Joanna Lawn, Auckland-based head of issuer relationships at NZX, says the exchange believes there is “a natural advantage for New Zealand in having green financing”, pointing to the country’s leadership in establishing an emissions trading scheme, clear emissions-reduction targets and an energy sector with a high and growing proportion of energy derived from renewable sources.
“There is a role for the government to play and it has been proactive in the space already with some of its policies,” adds Mike Faville, head of debt capital markets at BNZ in Auckland. “When the government considers things like green infrastructure funds, green investment principles and innovative funding to address water quality issues it legitimises the whole space”.
In capital markets, the critical piece as always will be developing sufficient demand to support the asset class and convincing potential issuers of the reliability of this demand. So far, green borrowers in New Zealand have spoken more of market development goals as the driver of their green issuance than of obvious incremental demand for green product. Global precedent, however, suggests demand could build.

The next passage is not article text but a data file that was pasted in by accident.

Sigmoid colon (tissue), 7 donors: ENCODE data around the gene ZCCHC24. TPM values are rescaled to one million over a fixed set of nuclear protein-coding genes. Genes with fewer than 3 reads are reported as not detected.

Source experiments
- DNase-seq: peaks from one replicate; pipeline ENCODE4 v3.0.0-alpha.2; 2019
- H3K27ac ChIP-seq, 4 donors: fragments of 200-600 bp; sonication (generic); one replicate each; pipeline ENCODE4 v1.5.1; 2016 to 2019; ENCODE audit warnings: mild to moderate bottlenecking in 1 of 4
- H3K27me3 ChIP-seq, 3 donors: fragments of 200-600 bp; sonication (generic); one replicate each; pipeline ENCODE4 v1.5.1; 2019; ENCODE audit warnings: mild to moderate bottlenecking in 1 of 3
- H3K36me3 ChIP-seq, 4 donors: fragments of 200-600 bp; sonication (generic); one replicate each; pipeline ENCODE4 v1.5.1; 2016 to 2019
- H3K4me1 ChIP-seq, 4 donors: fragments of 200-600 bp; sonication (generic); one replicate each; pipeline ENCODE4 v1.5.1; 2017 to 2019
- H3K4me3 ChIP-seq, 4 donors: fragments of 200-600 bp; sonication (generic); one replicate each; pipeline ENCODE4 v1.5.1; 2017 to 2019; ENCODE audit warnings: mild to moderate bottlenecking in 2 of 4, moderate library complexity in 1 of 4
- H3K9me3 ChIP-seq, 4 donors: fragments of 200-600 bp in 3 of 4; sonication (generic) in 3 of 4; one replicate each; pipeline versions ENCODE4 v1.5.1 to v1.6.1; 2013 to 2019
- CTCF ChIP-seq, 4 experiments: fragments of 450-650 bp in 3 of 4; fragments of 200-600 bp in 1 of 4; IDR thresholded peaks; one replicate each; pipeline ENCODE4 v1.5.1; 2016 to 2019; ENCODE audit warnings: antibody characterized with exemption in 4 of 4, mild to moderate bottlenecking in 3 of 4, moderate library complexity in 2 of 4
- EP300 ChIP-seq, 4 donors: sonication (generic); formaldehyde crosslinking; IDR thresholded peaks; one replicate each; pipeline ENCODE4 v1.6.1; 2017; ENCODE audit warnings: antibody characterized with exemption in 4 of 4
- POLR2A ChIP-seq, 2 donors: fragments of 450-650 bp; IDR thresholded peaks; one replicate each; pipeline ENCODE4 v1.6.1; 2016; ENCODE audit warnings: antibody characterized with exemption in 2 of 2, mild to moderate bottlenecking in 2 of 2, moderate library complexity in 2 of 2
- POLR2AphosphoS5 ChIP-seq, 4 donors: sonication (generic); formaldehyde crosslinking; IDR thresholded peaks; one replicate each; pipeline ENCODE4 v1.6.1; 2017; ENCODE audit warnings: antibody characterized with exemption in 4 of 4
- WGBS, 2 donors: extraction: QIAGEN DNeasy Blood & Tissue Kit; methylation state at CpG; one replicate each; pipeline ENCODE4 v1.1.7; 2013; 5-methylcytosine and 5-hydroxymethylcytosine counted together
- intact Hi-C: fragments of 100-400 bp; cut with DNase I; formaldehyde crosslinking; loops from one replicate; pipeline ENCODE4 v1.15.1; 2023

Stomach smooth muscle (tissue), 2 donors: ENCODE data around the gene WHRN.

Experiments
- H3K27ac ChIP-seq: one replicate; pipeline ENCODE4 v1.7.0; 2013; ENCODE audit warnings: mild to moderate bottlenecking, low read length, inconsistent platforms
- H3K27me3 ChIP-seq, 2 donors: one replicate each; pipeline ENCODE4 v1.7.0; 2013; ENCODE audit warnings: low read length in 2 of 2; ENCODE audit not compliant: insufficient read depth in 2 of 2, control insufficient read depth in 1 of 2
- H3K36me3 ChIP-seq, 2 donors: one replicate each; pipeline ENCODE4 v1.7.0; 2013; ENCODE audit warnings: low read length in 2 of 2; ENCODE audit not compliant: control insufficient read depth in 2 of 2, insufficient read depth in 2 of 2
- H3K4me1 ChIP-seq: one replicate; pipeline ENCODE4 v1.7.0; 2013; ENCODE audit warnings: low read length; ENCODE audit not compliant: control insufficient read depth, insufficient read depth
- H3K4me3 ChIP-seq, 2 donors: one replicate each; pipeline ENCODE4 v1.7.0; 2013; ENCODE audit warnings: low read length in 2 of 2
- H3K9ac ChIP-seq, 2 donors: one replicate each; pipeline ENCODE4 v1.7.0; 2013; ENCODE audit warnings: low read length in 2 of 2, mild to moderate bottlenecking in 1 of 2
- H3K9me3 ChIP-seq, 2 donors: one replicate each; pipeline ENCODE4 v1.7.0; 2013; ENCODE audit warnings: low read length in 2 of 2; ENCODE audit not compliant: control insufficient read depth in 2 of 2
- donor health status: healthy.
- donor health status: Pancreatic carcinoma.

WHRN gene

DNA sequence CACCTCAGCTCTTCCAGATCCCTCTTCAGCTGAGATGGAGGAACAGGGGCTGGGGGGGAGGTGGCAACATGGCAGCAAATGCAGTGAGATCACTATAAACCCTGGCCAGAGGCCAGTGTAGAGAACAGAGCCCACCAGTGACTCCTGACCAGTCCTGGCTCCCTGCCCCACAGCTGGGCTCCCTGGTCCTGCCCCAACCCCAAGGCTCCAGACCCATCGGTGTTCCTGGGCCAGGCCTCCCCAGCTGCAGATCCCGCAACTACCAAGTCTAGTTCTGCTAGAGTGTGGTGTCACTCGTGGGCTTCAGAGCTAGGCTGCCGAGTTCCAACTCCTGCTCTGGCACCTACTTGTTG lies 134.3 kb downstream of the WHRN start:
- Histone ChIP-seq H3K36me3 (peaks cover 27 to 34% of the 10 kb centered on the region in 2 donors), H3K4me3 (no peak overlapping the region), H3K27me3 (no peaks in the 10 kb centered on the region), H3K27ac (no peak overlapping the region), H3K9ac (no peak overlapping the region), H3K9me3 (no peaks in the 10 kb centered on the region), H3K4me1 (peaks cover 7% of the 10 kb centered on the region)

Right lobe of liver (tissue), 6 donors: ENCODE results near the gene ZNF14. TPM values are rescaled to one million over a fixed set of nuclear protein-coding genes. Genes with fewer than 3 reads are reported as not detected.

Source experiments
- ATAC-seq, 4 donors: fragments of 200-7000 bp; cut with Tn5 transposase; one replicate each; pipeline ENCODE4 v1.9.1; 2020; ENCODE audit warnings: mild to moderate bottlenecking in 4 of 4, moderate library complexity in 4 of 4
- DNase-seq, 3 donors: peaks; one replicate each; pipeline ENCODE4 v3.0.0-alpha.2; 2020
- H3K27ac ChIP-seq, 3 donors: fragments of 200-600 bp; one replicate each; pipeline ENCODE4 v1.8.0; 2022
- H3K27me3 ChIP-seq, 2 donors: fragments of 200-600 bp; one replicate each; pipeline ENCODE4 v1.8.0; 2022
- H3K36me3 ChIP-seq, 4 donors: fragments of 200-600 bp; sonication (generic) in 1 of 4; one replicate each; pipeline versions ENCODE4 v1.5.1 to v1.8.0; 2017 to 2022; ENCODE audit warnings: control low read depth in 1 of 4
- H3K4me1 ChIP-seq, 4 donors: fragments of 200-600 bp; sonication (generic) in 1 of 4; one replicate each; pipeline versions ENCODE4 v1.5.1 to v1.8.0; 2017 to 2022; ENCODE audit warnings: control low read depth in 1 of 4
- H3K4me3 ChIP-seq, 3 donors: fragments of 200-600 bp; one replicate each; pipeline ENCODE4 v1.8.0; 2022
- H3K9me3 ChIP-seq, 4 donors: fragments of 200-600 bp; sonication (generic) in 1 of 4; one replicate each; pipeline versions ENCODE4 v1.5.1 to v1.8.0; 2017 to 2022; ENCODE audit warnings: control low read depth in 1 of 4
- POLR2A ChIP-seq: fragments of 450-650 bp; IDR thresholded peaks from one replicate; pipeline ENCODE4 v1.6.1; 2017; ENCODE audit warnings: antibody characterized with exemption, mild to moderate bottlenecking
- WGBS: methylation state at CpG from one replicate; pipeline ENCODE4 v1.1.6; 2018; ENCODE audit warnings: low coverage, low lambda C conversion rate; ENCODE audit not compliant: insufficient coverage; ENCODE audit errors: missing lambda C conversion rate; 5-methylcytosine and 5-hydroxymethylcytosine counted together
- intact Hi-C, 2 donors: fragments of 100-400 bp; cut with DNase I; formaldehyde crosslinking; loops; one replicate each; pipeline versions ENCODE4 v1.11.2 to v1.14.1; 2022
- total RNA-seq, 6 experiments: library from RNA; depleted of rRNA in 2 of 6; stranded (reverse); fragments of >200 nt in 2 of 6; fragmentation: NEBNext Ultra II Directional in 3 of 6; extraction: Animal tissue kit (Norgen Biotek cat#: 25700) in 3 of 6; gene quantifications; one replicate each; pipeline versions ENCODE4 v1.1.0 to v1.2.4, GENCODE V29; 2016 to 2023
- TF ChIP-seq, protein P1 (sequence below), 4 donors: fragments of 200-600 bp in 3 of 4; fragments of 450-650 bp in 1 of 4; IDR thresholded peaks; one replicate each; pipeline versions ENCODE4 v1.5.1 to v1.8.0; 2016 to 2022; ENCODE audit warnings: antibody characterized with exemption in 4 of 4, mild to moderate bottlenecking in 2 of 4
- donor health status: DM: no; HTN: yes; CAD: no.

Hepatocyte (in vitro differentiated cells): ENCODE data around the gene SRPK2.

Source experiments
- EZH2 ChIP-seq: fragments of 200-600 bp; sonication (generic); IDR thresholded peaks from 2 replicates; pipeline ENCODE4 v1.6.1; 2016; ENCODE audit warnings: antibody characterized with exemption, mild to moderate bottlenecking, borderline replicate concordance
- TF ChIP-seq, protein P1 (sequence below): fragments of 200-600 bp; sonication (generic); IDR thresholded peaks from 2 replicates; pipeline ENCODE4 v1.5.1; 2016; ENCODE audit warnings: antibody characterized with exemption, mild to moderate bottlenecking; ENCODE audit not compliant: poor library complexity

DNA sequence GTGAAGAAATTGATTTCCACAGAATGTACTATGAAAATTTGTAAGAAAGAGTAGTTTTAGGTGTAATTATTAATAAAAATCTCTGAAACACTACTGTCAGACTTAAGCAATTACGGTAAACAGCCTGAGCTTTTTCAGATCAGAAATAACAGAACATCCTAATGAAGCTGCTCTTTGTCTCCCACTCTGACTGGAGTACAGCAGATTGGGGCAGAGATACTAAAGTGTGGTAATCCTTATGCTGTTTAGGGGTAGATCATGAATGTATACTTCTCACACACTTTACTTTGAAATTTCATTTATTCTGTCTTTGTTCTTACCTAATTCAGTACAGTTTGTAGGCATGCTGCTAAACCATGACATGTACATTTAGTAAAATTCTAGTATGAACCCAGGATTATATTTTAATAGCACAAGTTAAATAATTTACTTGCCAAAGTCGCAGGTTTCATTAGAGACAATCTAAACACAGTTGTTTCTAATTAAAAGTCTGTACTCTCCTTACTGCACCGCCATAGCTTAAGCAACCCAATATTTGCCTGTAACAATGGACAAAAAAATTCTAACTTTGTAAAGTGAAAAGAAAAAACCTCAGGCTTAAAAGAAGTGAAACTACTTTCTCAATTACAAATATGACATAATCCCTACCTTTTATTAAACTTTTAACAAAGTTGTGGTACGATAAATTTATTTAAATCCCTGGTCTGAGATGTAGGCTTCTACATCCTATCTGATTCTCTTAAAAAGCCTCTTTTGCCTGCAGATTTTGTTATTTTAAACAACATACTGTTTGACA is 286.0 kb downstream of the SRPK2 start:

Internationally, the burgeoning scale of investment assets being directed to environmental, social and governance (ESG)-themed assets means demand tends to outstrip supply of green bonds. Meanwhile, the New Zealand market has a longstanding supply-demand imbalance as bond issuance has not kept pace with the accumulation of the local superannuation pool.
Paradoxically, though, the local situation potentially causes issues for demand specifically of green bonds. With limited green-bond supply historically, it is hard for investment managers to justify the establishment of specific ESG funds. If the incremental new demand these funds provide is not available, it is harder for issuers to justify developing green issuance programmes.